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Lubuntu, a flavor of Ubuntu, ships with a few icon themes including elementary. Since many of the icons are .svg files, it's somewhat easy to make minor tweaks to suit one's visual preferences. While doing so, I noticed a feature common to several .svg icons which I don't understand. I hope to illustrate this feature with an small example:

elementary icons

In the image above, consider system-restart-panel.svg. I'm including its code after scouring for brevity:

<?xml version="1.0" encoding="UTF-8" standalone="no"?>
<!-- Created with Inkscape (http://www.inkscape.org/) -->
<svg id="svg3211" xmlns:rdf="http://www.w3.org/1999/02/22-rdf-syntax-ns#" xmlns="http://www.w3.org/2000/svg" height="16" width="12" version="1.0" xmlns:cc="http://creativecommons.org/ns#" xmlns:xlink="http://www.w3.org/1999/xlink" xmlns:dc="http://purl.org/dc/elements/1.1/">
 <defs id="defs3213">
  <linearGradient id="linearGradient2878" y2="5" gradientUnits="userSpaceOnUse" x2="15.5" gradientTransform="translate(-6,-4)" y1="19" x1="15.5">
   <stop id="stop4629-22-2" stop-color="#49a3d2" offset="0"/>
   <stop id="stop4631-4-9" stop-color="#3470b4" offset=".705"/>
   <stop id="stop4633-7-6" stop-color="#1b5699" offset="1"/>
  </linearGradient>
 </defs>
 <path id="path3224" opacity=".7" d="m6 2v2c-3.31 0-6 2.69-6 6s2.69 6 6 6 6-2.69 6-6h-2c0 2.2-1.79 4-4 4s-4-1.8-4-4c0-2.21 1.79-4 4-4v2l5-3-5-3z" fill-rule="evenodd" fill="#fff"/>
 <path id="path4199" d="m6 1v2c-3.31 0-6 2.69-6 6s2.69 6 6 6 6-2.69 6-6h-2c0 2.2-1.79 4-4 4s-4-1.8-4-4c0-2.21 1.79-4 4-4v2l5-3-5-3z" fill-rule="evenodd" fill="url(#linearGradient2878)"/>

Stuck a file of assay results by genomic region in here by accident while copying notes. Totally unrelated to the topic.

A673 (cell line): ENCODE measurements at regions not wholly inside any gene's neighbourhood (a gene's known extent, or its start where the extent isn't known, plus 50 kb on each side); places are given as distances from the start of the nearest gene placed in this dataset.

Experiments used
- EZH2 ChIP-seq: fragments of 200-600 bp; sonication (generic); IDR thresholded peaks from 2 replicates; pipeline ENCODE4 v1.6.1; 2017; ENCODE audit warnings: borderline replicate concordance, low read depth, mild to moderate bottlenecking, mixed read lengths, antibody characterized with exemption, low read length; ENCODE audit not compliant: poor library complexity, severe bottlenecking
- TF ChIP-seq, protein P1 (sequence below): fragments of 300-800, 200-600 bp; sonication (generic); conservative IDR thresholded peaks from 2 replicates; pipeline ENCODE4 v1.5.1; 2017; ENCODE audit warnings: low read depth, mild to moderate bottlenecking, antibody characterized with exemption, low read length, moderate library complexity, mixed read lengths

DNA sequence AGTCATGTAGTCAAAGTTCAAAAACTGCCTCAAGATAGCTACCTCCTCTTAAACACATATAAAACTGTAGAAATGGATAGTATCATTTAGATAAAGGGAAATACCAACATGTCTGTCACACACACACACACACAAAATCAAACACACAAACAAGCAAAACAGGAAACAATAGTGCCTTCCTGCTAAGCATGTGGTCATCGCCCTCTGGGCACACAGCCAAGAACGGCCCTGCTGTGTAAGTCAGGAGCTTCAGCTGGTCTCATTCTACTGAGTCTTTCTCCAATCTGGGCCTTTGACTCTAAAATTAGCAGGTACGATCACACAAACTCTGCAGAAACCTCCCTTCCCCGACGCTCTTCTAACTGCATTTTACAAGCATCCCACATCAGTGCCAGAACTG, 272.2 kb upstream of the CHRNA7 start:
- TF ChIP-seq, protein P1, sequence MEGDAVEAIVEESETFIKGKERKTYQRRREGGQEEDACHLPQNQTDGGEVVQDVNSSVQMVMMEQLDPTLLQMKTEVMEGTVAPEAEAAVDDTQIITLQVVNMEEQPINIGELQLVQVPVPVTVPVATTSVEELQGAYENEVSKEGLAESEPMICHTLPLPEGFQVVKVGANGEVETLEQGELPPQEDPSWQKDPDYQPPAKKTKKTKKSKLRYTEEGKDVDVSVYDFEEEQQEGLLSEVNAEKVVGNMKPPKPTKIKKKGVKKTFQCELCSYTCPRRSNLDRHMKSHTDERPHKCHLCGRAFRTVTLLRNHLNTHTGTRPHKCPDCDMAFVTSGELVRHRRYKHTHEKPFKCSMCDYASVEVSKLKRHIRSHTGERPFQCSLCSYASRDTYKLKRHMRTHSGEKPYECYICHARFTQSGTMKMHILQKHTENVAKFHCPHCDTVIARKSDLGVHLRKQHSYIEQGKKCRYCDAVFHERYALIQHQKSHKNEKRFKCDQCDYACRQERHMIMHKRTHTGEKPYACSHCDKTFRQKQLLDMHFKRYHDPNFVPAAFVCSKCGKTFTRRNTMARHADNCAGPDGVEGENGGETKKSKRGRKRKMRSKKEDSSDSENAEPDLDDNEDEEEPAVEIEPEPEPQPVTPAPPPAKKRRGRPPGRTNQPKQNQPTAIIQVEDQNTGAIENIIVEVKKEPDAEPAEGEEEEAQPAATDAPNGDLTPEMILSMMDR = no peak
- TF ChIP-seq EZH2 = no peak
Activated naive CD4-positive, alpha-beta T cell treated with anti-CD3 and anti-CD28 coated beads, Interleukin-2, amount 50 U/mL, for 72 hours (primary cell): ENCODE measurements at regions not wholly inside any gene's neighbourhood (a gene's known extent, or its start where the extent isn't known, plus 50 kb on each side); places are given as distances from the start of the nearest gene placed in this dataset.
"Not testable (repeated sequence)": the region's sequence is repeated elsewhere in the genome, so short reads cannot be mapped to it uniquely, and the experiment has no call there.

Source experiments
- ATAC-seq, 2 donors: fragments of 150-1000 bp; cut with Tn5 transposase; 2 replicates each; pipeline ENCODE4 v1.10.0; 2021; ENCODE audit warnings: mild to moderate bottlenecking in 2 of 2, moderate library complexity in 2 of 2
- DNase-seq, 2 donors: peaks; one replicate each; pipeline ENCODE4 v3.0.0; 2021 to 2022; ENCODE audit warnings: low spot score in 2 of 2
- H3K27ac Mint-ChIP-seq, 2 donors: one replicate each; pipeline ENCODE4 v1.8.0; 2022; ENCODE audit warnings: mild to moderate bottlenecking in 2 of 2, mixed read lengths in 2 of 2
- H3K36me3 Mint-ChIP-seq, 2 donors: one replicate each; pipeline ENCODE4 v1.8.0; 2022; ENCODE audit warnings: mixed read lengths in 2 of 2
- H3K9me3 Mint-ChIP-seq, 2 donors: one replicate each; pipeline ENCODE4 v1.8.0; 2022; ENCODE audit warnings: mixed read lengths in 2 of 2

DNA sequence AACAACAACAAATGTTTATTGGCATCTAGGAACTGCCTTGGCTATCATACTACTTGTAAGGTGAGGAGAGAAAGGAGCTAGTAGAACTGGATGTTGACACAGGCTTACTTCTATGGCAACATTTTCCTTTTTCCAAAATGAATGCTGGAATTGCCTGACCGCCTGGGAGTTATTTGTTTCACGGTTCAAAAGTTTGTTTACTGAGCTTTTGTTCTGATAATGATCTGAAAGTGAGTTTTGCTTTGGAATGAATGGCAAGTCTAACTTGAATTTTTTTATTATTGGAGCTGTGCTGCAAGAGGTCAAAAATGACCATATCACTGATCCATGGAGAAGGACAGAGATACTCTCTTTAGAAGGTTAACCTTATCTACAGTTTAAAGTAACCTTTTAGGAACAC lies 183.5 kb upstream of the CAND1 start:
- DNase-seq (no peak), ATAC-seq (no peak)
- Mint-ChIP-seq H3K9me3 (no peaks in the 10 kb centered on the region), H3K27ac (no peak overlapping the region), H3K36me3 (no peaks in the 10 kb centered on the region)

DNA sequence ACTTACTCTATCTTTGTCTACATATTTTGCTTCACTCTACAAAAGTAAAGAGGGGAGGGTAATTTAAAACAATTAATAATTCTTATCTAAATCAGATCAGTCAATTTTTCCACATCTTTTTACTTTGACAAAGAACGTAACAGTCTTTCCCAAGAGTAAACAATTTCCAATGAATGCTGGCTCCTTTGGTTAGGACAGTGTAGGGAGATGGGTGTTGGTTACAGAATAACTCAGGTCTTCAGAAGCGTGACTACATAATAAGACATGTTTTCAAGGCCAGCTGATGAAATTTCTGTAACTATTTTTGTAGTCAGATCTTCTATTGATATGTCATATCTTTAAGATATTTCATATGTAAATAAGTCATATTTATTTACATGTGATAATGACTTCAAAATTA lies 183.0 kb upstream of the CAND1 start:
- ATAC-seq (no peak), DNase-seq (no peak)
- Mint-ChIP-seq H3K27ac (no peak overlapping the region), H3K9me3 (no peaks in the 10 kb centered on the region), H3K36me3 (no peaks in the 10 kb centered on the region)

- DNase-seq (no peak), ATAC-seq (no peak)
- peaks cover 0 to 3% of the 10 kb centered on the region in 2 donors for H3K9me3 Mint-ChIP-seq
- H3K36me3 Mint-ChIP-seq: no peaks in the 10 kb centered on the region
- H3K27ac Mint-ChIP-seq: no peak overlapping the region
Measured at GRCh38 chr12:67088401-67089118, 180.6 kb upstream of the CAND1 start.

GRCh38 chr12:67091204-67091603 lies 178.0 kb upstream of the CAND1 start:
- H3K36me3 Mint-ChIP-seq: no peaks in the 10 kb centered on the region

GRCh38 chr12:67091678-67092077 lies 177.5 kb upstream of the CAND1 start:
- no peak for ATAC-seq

</svg>

The common feature I referred to above is the presence of (in this case) path3224. This path has fill="#fff" and is slightly offset from the "real" visible path, path4199, which has a gradient of blues.

In short, my question is this: what is the purpose of this other path?

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4  
Next week: How to code a fashion magazine using postscript :) –  TehMacDawg Jun 1 '13 at 12:13
    
What does your comment mean? If you think my question is inappropriate, you have the rep to downvote it :) –  user13098 Jun 1 '13 at 12:31
    
No, no, I was just alluding to an old joke about geeks in design (Postscript can be seen as a language for coding, too…) –  TehMacDawg Jun 1 '13 at 15:42
    
So what is it about my question that required allusion to an old joke? Maybe you (or I) can edit the question so that it doesn't merit comments of the sort you made. –  user13098 Jun 1 '13 at 16:20
    
It's the notion of graphic design by manual coding. It's all in good humour, though. Sorry if it pissed you off. –  TehMacDawg Jun 1 '13 at 17:23

1 Answer 1

up vote 2 down vote accepted

The second arrow in the icon file casts a light "shadow" with white having 70% opacity. This will not be seen when rendered on a white background but on a coloured or grey background it is useful to increase contrast and visibility:

enter image description here with shadow enter image description here no shadow

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1  
I had the same speculation. If this was intentional, it sure is weird. It doesn't look that great. It looks even worse on the other icons, take for example the WiFi icon. Close up you can see that it is a sloppy execution, but at small resolutions it just makes the icon look... bad. Perhaps this was a case of "this looks alright on this one icon I tested it on, let's batch-apply it to the rest!" –  JohnB Jun 1 '13 at 16:59
1  
Yeah - it could definitely be done better. In this case a reason could be that the icons had to be as lean as possible, as Lubuntu claims to be a very lightweight Linux distribution. –  Takkat Jun 1 '13 at 17:13

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